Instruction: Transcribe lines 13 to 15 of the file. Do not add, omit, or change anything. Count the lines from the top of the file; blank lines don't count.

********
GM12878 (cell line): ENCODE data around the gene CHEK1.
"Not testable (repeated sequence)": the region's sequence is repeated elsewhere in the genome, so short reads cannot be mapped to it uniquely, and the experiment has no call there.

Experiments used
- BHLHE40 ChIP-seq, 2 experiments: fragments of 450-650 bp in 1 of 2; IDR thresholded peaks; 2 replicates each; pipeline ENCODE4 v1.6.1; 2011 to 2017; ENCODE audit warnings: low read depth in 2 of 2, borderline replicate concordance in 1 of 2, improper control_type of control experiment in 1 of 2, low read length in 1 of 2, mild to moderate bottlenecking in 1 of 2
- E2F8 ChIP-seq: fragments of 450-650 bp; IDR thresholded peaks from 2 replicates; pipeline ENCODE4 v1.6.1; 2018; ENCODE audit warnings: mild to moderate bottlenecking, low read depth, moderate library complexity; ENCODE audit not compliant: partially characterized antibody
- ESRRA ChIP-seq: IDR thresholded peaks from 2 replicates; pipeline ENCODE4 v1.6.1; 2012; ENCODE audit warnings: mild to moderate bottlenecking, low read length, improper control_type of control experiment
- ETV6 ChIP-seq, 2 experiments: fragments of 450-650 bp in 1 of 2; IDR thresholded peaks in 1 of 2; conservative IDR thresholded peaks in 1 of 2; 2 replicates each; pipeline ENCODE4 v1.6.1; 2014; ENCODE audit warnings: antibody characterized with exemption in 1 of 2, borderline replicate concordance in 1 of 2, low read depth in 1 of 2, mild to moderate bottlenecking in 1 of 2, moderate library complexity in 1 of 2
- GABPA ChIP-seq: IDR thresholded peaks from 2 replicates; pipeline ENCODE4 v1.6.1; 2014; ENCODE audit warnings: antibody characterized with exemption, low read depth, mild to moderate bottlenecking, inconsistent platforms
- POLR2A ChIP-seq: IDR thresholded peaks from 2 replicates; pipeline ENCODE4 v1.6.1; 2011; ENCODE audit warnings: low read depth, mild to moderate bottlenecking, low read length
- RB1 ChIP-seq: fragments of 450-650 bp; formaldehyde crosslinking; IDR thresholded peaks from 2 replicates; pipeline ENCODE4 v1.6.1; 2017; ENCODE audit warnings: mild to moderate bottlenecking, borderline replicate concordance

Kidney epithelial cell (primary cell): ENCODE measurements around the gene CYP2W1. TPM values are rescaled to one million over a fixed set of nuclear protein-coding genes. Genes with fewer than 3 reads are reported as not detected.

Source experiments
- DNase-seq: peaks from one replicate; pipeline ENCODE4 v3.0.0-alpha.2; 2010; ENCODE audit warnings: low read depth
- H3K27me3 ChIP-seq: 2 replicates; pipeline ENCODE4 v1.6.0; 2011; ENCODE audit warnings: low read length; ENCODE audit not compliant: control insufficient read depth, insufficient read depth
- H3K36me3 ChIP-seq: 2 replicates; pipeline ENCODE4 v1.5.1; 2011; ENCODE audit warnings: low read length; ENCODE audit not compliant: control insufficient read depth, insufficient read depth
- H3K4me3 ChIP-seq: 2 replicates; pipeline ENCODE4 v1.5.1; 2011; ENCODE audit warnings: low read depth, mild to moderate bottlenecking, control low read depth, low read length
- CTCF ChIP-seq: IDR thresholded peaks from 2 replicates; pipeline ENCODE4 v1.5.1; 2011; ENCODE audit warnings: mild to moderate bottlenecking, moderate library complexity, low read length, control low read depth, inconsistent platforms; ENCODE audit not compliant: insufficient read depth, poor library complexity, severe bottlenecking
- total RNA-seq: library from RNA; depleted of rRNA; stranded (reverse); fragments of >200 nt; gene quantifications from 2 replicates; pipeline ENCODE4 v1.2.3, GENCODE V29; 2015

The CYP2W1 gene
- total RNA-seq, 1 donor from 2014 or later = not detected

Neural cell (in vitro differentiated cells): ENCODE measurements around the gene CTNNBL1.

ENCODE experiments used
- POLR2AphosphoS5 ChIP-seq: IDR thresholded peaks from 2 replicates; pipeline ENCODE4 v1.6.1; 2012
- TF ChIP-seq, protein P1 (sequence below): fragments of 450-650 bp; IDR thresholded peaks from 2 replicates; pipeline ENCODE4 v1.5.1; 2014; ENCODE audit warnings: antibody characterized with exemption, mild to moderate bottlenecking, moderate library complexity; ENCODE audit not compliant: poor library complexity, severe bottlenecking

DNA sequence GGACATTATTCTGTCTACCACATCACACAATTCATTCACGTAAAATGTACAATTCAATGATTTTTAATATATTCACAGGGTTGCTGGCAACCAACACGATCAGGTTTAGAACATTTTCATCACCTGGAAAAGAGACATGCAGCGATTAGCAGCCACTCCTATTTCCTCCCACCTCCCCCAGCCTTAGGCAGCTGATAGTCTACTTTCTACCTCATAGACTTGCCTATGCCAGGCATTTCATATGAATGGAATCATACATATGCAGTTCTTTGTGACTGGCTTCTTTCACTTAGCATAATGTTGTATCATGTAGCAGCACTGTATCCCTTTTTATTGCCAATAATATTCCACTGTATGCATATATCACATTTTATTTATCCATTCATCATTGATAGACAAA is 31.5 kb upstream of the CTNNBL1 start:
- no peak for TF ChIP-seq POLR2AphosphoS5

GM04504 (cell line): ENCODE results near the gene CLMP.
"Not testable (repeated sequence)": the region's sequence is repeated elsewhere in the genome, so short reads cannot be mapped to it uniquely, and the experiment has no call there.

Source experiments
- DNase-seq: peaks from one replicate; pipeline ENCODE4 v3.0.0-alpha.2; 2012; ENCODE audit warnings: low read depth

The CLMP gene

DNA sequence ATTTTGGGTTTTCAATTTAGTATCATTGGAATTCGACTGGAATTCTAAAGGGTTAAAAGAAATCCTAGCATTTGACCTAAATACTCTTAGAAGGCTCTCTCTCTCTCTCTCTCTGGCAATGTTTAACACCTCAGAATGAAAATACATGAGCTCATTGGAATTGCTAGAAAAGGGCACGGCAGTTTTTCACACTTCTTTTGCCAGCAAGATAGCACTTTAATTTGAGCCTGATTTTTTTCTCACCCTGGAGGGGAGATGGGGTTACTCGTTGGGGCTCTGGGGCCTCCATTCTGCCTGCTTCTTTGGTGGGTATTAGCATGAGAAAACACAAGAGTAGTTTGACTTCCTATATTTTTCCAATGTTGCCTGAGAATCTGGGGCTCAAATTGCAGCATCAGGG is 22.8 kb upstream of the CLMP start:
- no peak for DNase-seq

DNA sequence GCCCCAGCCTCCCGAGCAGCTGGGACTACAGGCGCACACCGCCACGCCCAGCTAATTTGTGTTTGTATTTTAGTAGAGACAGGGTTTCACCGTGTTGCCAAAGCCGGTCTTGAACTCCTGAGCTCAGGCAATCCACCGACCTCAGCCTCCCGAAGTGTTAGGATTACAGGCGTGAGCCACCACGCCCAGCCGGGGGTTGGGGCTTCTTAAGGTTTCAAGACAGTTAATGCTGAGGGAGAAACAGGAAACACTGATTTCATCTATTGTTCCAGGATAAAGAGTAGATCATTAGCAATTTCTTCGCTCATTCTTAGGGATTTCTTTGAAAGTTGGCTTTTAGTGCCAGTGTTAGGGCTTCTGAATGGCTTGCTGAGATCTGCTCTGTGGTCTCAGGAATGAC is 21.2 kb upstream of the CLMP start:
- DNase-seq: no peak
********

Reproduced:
- DNase-seq: peaks from one replicate; pipeline ENCODE4 v3.0.0-alpha.2; 2010; ENCODE audit warnings: low read depth
- H3K27me3 ChIP-seq: 2 replicates; pipeline ENCODE4 v1.6.0; 2011; ENCODE audit warnings: low read length; ENCODE audit not compliant: control insufficient read depth, insufficient read depth
- H3K36me3 ChIP-seq: 2 replicates; pipeline ENCODE4 v1.5.1; 2011; ENCODE audit warnings: low read length; ENCODE audit not compliant: control insufficient read depth, insufficient read depth